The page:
The film has been shown at the Parliamentary enquiry into T1 diabetes and eating disorders, led by Sir George Howarth MP and Rt. Hon Theresa May MP. It has been shared by two of the main T1 diabetes charities on their social media platforms and within different health boards across Wales. It is also being used in schools to educate staff and pupils about the challenges faced by young people living with the condition.
Upstream creative strategies
What came through strongly from the Evidence Café was a common commitment to using creative strategies for positive impact in the upstream, pre-diagnostic position. As seen in Swimming with T1DE and What’s Up With Everyone, the benefit of creating short animations is threefold: they increase dissemination of the message especially amongst younger people, animations themselves are accessible and inclusive, and the creative outputs can remain online ad-infinitum, thereby ensuring the legacy tails of the projects. With a focus on mental health as well as physical, all the projects showcased in this event worked collaboratively with the very community they intended to reach. Including focussed stakeholders in this way has led to creative outputs and policy recommendations that come directly from the specific community in need. Through adopting an inclusive process of co-creation between researchers, artistic practitioners and those with lived experience, all of the collaborative projects demonstrate evidence of impact upon the individuals involved, and have also affected wider societal change with integrity.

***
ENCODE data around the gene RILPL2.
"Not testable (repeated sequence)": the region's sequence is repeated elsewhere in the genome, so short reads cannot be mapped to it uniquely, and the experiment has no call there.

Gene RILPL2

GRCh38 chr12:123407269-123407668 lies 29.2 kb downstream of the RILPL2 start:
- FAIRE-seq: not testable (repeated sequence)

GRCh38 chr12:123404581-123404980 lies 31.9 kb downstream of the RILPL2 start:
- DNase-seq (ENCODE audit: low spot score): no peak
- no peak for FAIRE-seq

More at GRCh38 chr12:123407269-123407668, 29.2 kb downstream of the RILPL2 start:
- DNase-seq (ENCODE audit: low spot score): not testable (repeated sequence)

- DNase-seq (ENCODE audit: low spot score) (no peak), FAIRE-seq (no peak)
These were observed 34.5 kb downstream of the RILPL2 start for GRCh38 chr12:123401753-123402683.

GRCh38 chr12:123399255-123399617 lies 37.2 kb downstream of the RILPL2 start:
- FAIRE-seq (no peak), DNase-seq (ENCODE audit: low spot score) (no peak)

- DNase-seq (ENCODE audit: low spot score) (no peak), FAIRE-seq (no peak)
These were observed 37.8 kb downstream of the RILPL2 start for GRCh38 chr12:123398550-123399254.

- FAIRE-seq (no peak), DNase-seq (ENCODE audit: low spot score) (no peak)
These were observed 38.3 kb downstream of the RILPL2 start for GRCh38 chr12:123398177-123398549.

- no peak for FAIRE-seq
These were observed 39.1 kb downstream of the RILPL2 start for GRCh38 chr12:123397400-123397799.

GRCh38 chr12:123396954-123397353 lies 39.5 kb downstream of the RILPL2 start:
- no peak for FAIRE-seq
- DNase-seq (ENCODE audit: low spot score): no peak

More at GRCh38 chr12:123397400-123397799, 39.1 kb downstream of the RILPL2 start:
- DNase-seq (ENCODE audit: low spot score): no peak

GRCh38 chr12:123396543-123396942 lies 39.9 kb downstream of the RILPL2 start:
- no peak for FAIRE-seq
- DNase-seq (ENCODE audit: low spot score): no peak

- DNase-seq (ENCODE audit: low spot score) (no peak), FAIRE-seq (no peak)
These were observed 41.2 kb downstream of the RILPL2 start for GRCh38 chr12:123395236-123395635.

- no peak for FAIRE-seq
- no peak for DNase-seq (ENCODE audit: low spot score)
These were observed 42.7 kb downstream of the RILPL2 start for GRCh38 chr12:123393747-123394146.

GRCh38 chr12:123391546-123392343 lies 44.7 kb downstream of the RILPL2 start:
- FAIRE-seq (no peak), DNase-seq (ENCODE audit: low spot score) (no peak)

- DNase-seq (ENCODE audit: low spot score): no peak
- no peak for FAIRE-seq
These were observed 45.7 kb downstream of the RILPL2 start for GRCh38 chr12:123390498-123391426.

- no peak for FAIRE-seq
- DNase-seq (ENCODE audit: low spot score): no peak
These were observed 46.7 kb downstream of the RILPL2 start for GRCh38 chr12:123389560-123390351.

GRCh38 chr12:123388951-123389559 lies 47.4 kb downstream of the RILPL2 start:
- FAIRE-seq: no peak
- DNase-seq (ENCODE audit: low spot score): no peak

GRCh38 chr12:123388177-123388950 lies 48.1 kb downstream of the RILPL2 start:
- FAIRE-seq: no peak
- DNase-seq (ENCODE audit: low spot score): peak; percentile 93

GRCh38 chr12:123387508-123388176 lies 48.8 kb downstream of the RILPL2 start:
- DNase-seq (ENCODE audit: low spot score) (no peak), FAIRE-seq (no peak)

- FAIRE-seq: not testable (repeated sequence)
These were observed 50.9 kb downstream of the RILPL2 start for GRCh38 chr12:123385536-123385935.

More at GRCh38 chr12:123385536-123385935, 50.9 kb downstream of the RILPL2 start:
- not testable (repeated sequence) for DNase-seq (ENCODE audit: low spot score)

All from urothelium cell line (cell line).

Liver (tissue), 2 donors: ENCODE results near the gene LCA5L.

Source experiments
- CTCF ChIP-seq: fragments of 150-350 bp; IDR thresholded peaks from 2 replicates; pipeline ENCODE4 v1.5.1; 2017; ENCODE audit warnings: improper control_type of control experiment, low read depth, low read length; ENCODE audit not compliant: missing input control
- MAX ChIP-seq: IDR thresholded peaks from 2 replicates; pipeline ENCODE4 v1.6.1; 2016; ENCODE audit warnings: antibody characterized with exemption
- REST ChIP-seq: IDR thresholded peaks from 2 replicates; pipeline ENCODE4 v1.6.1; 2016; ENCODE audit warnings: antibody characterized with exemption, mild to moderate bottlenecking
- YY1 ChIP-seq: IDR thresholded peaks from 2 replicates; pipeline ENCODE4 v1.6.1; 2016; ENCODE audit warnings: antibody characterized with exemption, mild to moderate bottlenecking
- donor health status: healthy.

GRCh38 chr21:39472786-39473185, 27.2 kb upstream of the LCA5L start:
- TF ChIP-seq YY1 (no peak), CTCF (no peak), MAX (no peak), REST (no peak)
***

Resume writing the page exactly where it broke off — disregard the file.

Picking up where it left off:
NCACE will be running a Policy Workshop on cultural collaborations for health and wellbeing on 22nd June 2023. If you would like to contribute information about a project or attend, please let us know by emailing firstname.lastname@example.org
Image credit: Jane Hubbard, Breathe Creative